Tell us about Breakbottle, how did it come about?
We are all increasingly adopting sustainable and reusable products, yet over 80% of reusable bottle users think that their bottles could be easier to clean and maintain. Breakbottle is for those out there wanting to get their hands on a high-performance reusable bottle that’s actually easy to clean- helping users save waste, save time and stay healthy.
The idea was driven by my own frustration at being unable to clean, dry and maintain my own bottle without having to create additional waste (with brushes), follow some bizarre cleaning ritual (baking soda, boiling water etc.) or to use something else for my water intake which would compromise on either the functionality, performance or design aesthetic. After another morning struggling to clean a smelly bottle, I came up with a sketch which turned into a digital render and then after some IP guidance used this to pitch my idea to a few designers, one of which I have been working with ever since.
With a focus on helping people drink clean water by means of an easy-clean bottle, we’ve also partnered with a charity called Pump Aid who ensure that people in need drink clean water too. Each bottle bought funds one week of clean water to 50 people in water-stricken communities in Malawi.
I would say that problem solving, staying healthy and making a positive impact have always played a big part in my life. With Breakbottle, I hope to solve a problem for our audience which helps keep their reusable bottle fresh, in turn helping them stay healthy and also bring them in as part of a wider mission and community.
We launched via Kickstarter in October and are expecting delivery later next year. Now that it’s (nearly) out in the real world, I can’t wait to watch it grow over the next few years.
What challenges have you faced?
As a sole founder, there are lots of different ‘hats’ you need to wear to get the business off the ground and so a key challenge is prioritising what the business needs and also being able to identify the areas you can knuckle down, skill up and perform yourself and those that you’re going to need assistance with.
Starting lean is hard as there’s always so many tempting ways to improve your business at a cost- but you just have to be selective and only outsource help for those aspects that are both fundamental to the business and that you can’t perform to the required standard yourself. Knowing what to learn yourself is also really important.
Also, whilst many businesses start with an innovative idea, getting that concept in front of the right people is inevitably a challenge. Luckily, nowadays we have many options to get our products/ideas/creations in front of potential customers. We used Kickstarter to connect us with early adopters, validate our product-market fit and build a community.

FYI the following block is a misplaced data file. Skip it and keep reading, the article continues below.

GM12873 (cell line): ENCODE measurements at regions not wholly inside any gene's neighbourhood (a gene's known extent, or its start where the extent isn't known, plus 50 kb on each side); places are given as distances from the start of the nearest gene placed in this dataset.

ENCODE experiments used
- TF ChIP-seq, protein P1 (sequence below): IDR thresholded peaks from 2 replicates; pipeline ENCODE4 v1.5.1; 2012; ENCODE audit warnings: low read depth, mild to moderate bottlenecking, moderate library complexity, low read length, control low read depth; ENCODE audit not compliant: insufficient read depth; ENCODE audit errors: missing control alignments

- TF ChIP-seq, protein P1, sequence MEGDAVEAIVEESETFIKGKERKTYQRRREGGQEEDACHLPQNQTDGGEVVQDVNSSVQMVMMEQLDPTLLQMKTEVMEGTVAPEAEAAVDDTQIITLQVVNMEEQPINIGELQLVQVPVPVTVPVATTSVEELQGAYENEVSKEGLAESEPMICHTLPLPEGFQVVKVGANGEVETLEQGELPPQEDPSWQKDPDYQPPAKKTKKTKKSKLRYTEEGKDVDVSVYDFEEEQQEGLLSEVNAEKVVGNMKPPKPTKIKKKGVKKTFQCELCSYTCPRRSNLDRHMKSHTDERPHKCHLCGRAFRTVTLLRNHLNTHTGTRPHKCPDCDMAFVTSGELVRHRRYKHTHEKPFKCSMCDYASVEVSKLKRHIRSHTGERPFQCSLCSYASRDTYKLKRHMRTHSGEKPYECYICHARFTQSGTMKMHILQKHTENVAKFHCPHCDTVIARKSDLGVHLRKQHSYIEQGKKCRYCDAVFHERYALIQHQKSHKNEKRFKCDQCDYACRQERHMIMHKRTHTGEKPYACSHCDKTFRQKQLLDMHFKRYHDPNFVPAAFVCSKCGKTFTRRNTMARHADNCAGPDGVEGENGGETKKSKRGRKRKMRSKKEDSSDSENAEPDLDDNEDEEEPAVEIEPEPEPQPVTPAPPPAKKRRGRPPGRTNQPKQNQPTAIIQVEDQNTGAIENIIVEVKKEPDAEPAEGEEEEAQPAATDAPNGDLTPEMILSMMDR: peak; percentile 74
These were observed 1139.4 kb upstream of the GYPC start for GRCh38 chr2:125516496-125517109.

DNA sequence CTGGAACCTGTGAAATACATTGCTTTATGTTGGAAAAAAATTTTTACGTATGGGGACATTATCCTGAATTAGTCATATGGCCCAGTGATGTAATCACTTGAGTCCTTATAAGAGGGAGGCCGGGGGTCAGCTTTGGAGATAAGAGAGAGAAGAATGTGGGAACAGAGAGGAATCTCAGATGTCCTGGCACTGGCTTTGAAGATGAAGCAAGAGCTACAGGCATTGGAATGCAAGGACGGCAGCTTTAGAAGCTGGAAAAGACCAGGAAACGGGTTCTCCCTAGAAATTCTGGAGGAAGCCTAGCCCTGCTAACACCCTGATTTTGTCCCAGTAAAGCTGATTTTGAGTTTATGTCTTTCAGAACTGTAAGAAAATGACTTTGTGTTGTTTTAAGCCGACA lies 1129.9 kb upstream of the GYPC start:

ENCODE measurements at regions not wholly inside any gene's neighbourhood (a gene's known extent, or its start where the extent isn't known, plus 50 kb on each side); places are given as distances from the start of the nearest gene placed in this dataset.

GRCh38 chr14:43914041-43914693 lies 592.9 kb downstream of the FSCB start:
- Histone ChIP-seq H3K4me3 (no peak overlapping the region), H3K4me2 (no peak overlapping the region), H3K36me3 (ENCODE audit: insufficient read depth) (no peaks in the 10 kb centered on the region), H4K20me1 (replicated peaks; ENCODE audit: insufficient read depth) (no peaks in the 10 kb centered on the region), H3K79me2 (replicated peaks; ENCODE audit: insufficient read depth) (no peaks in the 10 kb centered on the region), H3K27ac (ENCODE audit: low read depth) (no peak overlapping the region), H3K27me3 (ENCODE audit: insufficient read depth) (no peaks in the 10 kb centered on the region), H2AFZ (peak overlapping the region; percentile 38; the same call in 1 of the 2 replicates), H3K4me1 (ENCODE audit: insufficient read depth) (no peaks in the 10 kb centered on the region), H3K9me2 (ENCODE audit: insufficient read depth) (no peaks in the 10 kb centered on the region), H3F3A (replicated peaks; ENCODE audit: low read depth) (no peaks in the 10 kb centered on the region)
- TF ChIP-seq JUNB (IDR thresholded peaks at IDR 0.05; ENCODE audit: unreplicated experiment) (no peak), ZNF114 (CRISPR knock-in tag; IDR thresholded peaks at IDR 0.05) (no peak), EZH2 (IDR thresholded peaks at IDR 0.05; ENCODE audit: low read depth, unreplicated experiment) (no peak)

Although Kickstarter is a great platform for connecting creators to a community of people who believe in and back your idea, there’s a whole process that builds up to running a successful campaign and navigating that can be tricky. There are loads of resources online, however I found that the book ‘Crowdfunded’ by Mark Pecota was probably the best overall summary and starting point for those looking to learn more.
It can be a lonely road at times, but you’ll be surprised at how helpful people will be when you ask, particularly those who have been through a similar process. My advice would be take action, tap into your extended network and stay positive; remembering that things rarely go exactly to plan.
More from Interviews
- Meet Jamie Kyte, Founder at Kyte Financial Planning & The Retirement Guy
- Startup Profile: myPlane
- Meet Erik Wikander, CEO and Co-Founder At Content Marketing Platform: Zupyak
- Monica Eaton, Founder and CEO of Chargebacks911 and Women In Tech Judge, Explains What She’s Looking for From Entrants
- Meet Owen Thompson, CEO of Cambridge Future Tech
- Investor Insights: Everything You Need To Know About Index Ventures
- Investor Insights: Everything You Need To Know About Downing Capital Group
- Meet Sheryl Cuisia, CEO and Co-Founder, The Engagement Appeal
What can we hope to see from Breakbottle in the future?
We are hoping to build on the success of the Kickstarter launch and continue to expand our community both on the direct-to-consumer front but also working with like-minded businesses too. We’ll be running a campaign on Japan’s equivalent of Kickstarter around April time and then once we have physical bottles available later in the year, we’ll be well placed to test the different strategies in mind in the post-Kickstarter market.
Ultimately, I see Breakbottle becoming a brand which brings a positive impact to its community beyond the bottle itself. Whilst the initial product offering is to make an easy-clean bottle which solves a problem for a lot of people, I want to be able to build a brand which breaks down the barriers to low-waste, healthier drinking in general through expanding our product range and other collaborations.
There are plenty ideas in the pipeline however I’m trying to take things as they come. Since the business is still in its infancy, I want to just continue to build traction and then base any actions on real-life metrics as opposed to larger scale pipe-dreams which it can be easy to get carried away with. So, for now I’m focussing on what I have in front of me whilst keeping the longer-term objectives in mind.
We’re very excited for what is to come and are still taking pre-orders on Indiegogo now for anyone who wants to check us out in the meantime.